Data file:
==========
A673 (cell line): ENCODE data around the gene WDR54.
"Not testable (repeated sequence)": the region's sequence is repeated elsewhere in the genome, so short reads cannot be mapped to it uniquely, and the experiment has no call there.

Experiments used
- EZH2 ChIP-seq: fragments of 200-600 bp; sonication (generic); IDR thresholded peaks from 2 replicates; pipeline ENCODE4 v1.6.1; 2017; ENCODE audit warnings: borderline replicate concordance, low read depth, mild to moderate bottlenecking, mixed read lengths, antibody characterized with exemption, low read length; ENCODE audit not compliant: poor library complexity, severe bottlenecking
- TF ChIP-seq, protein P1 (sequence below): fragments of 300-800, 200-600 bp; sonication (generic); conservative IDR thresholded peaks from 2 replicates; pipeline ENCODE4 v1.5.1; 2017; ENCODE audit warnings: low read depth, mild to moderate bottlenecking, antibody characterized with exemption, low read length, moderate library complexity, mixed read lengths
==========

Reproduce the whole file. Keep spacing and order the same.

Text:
A673 (cell line): ENCODE data around the gene WDR54.
"Not testable (repeated sequence)": the region's sequence is repeated elsewhere in the genome, so short reads cannot be mapped to it uniquely, and the experiment has no call there.

Experiments used
- EZH2 ChIP-seq: fragments of 200-600 bp; sonication (generic); IDR thresholded peaks from 2 replicates; pipeline ENCODE4 v1.6.1; 2017; ENCODE audit warnings: borderline replicate concordance, low read depth, mild to moderate bottlenecking, mixed read lengths, antibody characterized with exemption, low read length; ENCODE audit not compliant: poor library complexity, severe bottlenecking
- TF ChIP-seq, protein P1 (sequence below): fragments of 300-800, 200-600 bp; sonication (generic); conservative IDR thresholded peaks from 2 replicates; pipeline ENCODE4 v1.5.1; 2017; ENCODE audit warnings: low read depth, mild to moderate bottlenecking, antibody characterized with exemption, low read length, moderate library complexity, mixed read lengths